After the tabling and presentation of the financial budget of the term 2016-17 by the Indian government, in a profounding statement released by Komal Ganotra, Director, Policy, Research and Advocacy, CRY, it was quoted as: “The non-voting population of the country has yet again not received adequate resources in the Union Budget 2016-17. The increased outlays in social sector

in the 2016-17 Union Budget has focused marginally on children’s issues.”

What led to such a statement that reeks in disappointment? What were the expectations that the government failed to deliver upon? In association with Child Rights and You (CRY), the nation-wide NGO which leads the crusade for the protection of children’s rights across different parts of India, this blogpost is the first of the two-blogpost series, that intends to take into account the expectations regarding the allocation of the child budget of this financial term for the 333.2 million children, who by their sheer numbers and importance, have a significant 40% share of the Indian population. In the background of the recommendations of the 14th Finance Commission, and changing ratios and fund devolutions, it is clear that states have differential absorption as well as fund allocation capacities. This year will be crucial to see how the budgetary restructuring is likely to impact children. The budgetary allocations for children should reflect the government’s intent of treating children as “supremely important assets”.

According to CRY, for the citizens under 18, the children, here are the 18 expectations that are liable to be expected from this year’s budget:

For the age group of 0-6 years

  1. Increased budget and coverage under ICDS: Allocation for the Integrated Child Development Services (ICDS) needs timely and sufficient budgetary allocations, so that all six services of the ICDS are effectively implemented and the ICDS is properly restructured.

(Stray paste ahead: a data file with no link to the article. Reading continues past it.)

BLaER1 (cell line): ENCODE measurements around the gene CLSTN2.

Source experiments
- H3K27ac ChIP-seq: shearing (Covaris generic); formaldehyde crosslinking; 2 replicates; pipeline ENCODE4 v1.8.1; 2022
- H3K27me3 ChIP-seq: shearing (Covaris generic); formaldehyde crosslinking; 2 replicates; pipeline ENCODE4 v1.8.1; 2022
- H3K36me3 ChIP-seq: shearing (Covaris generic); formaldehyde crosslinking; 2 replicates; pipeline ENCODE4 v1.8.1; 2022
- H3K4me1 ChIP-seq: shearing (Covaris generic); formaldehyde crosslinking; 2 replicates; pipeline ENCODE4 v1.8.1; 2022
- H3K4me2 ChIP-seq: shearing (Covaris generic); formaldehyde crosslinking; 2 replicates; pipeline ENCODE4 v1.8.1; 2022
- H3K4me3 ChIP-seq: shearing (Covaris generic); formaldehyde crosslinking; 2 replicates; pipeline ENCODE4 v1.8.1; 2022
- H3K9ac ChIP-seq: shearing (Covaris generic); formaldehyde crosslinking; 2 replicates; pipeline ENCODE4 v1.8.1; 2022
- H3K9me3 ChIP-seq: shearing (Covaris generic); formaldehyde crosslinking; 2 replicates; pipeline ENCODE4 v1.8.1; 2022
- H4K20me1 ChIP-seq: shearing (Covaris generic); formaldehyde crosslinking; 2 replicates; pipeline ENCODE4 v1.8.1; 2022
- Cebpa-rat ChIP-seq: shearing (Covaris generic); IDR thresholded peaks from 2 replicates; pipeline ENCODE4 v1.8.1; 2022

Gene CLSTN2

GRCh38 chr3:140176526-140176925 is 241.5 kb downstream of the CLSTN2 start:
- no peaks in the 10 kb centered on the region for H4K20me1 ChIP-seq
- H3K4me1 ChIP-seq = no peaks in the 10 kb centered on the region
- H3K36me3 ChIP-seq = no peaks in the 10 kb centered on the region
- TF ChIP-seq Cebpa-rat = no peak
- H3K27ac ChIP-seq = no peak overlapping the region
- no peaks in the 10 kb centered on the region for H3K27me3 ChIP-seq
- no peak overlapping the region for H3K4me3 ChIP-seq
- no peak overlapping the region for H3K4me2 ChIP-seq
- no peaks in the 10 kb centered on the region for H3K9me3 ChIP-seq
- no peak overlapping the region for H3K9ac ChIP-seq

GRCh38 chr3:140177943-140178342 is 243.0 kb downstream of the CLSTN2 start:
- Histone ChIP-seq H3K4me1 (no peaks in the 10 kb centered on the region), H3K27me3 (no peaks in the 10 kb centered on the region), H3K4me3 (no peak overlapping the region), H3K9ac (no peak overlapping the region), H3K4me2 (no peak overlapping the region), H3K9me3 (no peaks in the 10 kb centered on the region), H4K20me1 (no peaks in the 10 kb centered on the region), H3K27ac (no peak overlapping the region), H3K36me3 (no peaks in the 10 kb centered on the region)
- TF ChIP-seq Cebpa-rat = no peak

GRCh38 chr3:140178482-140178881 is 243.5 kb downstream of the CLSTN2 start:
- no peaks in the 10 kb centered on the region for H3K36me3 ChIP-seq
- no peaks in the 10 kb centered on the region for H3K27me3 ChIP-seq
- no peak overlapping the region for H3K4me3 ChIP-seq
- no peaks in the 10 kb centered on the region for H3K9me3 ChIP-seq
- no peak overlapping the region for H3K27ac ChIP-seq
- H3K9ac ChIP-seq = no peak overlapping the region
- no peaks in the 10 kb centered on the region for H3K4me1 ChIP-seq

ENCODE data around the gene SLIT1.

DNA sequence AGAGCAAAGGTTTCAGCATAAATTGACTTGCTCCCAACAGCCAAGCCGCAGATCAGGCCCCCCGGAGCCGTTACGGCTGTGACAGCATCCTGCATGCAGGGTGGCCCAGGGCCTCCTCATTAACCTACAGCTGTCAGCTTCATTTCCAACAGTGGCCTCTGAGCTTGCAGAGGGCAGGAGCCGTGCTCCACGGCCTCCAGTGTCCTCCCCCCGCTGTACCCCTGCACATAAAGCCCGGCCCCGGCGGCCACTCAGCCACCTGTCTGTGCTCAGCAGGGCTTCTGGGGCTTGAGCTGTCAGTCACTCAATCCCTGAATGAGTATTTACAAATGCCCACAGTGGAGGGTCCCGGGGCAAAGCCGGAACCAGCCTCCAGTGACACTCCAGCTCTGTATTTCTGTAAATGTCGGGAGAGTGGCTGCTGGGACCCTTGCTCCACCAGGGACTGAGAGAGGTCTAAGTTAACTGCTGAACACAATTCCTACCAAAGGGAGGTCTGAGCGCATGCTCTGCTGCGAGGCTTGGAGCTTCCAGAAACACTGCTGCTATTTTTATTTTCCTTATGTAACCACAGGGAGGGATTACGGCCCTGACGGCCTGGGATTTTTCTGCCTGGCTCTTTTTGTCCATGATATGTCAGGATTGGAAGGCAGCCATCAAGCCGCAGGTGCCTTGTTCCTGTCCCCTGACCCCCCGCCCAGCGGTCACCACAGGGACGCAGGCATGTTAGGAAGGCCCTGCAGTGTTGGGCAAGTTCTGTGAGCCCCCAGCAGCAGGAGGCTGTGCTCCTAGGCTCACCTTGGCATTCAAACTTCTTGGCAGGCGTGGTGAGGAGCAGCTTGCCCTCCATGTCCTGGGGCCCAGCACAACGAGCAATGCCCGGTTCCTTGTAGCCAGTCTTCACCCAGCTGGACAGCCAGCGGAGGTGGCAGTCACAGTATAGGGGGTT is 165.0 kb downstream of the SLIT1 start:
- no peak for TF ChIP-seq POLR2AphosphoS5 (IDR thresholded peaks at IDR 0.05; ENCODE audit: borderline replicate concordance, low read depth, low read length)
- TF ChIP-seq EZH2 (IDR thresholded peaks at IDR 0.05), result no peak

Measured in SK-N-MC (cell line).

2. Investment in skilled anganwadi workers: Budgetary investment in skilled human resources is non-negotiable to ensure health and development of these children.
  3. Budget to fight against hunger and malnutrition: Focused investment needs to be carried out for addressing the problem of under-nutrition.
  4. Complete immunization coverage: The government should ensure adequacy of investment to achieve the goals envisaged in Mission Indradhanush. Also, while finalizing the National Health Policy 2015, the government should define a plan for investments in improving the health of children.

For the age group of 6-14 years

  1. Budgets to bridge infrastructure gaps in RTE: The Right to Free and Compulsory Education Act (RTE), 2009 has finished five years now. However, three-year and five-year targets of the RTE Act have not been successfully met.
  2. Increased resources for qualified teachers: The next phase of the RTE will undoubtedly require focusing on aspects of quality teaching and improving learning outcomes.
  3. Enhance allocation to make primary education more inclusive: There have been major gaps in terms of equity and inclusion in education, with retention rates of 49.3 per cent and 64.5 per cent among tribal children and schedule castes respectively. There is a dire need to fill these gaps in order to make primary education more inclusive.